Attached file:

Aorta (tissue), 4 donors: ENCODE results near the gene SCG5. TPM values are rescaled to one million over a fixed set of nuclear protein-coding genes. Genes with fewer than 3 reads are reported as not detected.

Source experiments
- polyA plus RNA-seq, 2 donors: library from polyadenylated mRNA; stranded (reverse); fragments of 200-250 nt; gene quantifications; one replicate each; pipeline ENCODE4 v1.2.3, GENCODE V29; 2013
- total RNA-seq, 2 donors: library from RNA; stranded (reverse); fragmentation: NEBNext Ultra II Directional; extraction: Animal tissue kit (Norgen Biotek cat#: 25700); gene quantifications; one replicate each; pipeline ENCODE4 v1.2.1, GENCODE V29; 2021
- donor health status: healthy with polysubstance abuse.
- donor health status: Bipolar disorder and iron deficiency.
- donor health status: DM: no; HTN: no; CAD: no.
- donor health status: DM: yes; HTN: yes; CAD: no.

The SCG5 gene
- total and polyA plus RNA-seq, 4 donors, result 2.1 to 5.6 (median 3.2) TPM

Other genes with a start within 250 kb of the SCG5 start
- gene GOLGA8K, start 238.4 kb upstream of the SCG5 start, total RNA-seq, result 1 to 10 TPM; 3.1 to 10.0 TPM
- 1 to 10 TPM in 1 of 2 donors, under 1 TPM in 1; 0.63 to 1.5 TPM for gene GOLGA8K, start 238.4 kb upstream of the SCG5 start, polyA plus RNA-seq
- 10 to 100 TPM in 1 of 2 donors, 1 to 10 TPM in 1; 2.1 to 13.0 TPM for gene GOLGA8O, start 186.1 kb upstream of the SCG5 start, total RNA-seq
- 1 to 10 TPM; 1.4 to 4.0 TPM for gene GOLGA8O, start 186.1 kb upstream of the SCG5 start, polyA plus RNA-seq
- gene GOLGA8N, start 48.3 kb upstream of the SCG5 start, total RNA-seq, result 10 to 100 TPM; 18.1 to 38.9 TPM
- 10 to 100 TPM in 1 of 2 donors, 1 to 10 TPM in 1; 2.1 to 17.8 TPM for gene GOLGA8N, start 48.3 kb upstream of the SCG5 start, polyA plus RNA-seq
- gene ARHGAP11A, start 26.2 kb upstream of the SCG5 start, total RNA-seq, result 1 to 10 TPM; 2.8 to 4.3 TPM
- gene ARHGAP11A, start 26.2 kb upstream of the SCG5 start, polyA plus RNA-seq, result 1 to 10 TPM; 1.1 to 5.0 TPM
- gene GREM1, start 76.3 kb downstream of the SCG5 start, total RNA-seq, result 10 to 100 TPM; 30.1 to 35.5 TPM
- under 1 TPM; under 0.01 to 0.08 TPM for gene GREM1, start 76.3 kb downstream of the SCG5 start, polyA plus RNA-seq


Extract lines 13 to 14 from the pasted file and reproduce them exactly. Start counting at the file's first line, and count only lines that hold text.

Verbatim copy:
- 1 to 10 TPM in 1 of 2 donors, under 1 TPM in 1; 0.63 to 1.5 TPM for gene GOLGA8K, start 238.4 kb upstream of the SCG5 start, polyA plus RNA-seq
- 10 to 100 TPM in 1 of 2 donors, 1 to 10 TPM in 1; 2.1 to 13.0 TPM for gene GOLGA8O, start 186.1 kb upstream of the SCG5 start, total RNA-seq